Two weeks before the fall semester began, Porter Swartz stood on the banks of Long Lake in Wisconsin and cracked open a bottle of champagne.
He tipped some out onto the bow of his canoe and, along with his father, slid the vessel into the water for its maiden voyage.
For more than five years, Swartz had been striving for that moment.
The University of Missouri–St. Louis College of Optometry student had been building the canoe since his senior year of high school. Representing greater than 250 hours of work, the 19.5-foot craft is comprised primarily of redwood with white ash and black walnut accents. Made with help from his father and uncle, the canoe is a literal, and seaworthy, monument to the family bonds that have inspired and supported Swartz’s life and career ambitions to date.
“It’s a really cool sense of accomplishment when you first take something that you built, and you get to use it on the water,” he said. “It’s something that I’m always going to be able to have for the rest of my life. I have so many memories from working with my dad and uncle and getting to hear stories about their lives that I had never heard before. It’s something I can hold onto and cherish with my family for generations to come.”
Swartz spent summers at Long Lake and considers it near to his heart. His whole family, including his 87-year-old grandfather, gathered together to witness that inaugural test and celebrated together afterward with a fish boil.
“I wanted my father and I to be the first ones to paddle as we were the main builders of the canoe,” Swartz said. “First getting into it, it’s a feeling that’s indescribable having built something from a massive living redwood. The canoe is truly a fine piece of furniture on the water.”
Swartz first learned the basics of woodworking in his high school shop class. But the project’s real progenitor was Swartz’s uncle, Dick Prine, a master craftsman who embarked on a series of canoes that he periodically donated to nonprofits, such as Trout Unlimited, for fundraising purposes.
“In my uncle’s garage, there’s always at least two canoes lying around and one in progress,” Swartz said. “When I would come over there, I used to see these elegant canoes sitting on the racks. They were works of art, absolutely beautiful. It’s something that I’ve always seen him do and build, and I wanted to be a part of that.”
Swartz worked on his canoe during school holidays and weekends while an undergraduate at the University of Wisconsin-River Falls. Prine guided Swartz and his father for the majority of the of the project, then the father and son moved the canoe home for the final touches. They finished off with layers of fiberglass, epoxy and a UV inhibitor varnish.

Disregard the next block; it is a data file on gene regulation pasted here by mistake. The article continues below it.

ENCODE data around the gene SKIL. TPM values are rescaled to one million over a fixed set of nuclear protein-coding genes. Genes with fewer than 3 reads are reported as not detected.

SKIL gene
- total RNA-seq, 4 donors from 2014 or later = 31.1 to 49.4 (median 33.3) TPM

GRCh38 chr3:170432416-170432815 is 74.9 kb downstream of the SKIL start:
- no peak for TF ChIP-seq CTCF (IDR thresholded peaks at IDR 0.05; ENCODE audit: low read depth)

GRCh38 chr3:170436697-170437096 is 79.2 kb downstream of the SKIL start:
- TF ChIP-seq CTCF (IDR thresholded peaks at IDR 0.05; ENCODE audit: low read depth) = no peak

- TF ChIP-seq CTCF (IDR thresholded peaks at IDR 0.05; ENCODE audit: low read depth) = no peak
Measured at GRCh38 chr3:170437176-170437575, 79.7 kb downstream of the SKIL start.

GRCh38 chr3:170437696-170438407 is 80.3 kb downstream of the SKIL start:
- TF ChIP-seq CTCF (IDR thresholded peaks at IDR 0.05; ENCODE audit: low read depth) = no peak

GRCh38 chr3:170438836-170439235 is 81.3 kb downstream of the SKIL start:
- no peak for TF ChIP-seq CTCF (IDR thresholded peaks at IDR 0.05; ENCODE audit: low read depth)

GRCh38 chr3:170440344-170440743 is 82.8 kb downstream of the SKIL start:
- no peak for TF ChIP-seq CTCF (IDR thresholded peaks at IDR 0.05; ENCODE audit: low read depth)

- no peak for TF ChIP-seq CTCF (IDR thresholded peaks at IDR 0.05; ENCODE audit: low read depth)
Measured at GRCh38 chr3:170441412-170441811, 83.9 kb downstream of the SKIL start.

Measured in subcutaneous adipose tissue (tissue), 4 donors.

The completed product clocks in at around 80 pounds and, to Swartz, feels almost indestructible and capable of carrying any load.
“When launching a canoe for the first time in the water, one hopes it will not only float but equally disburse its weight on the water,” he said. “I thought it would flex and crack slightly because it’s adjusting to the water, but it didn’t, and I was kind of surprised. It goes to show how well it was all molded and formed from the beginning.”
Though one might assume otherwise, Swartz has been more of a recreational canoeist throughout his life rather than a diehard enthusiast. However, he loves the outdoors and regularly bikes, hikes and snowshoes around his hometown of Menomonie, Wisconsin.
Growing up, Swartz loved studying subjects in biology and, in high school, began talking with family members in medical professions to get a feel for their day-to-day jobs. Optometry piqued his interest, and he shadowed optometrists during college to solidify that thinking.
“I knew I really liked health care and medicine,” he said. “The eyes are so fascinating to me because they’re such a unique organ in the human body, allowing one to assess an individual’s health without breaking through the dermal layer. Many complications in the body, a lot of them systemically, can show up in the eye, and it’s really pretty amazing.”
Swartz applied to a few optometry schools and felt drawn to the welcoming attitude of the professors and the “homey” feeling at UMSL. Though he still has more than two years of school ahead of him, he’s considering specializing in chronic dry eye.
“I know a lot of people suffer from dry-eye issues, and I personally have had very bad experiences with dry-eye, so I know how frustrating that can be,” he said. “I think it’s something that’s manageable if people take the right steps in treatment, and it can improve your quality of life a lot.”
Swartz is unsure if he wants to do a residency, but he’s sure he’ll be heading back to Wisconsin or nearby Minnesota after graduation. Living around his family would be a plus, and he’s looking forward to tackling future collaborative woodworking projects with his father.
“I have a love and passion for antiques and history,” Swartz said. “A couple years back I bought two old Thompson Take-Along boats from the 1950s. They are little lightweight boats, which are 12 feet in length, that I’ll eventually put an old 3-hp outboard motor on. I want to restore those boats and bring them back to life. My dad is also currently building a 14-foot sailboat that will sit two people. This canoe kind of got us on a whole new hobby we enjoy doing. That was our jumping-off point.”
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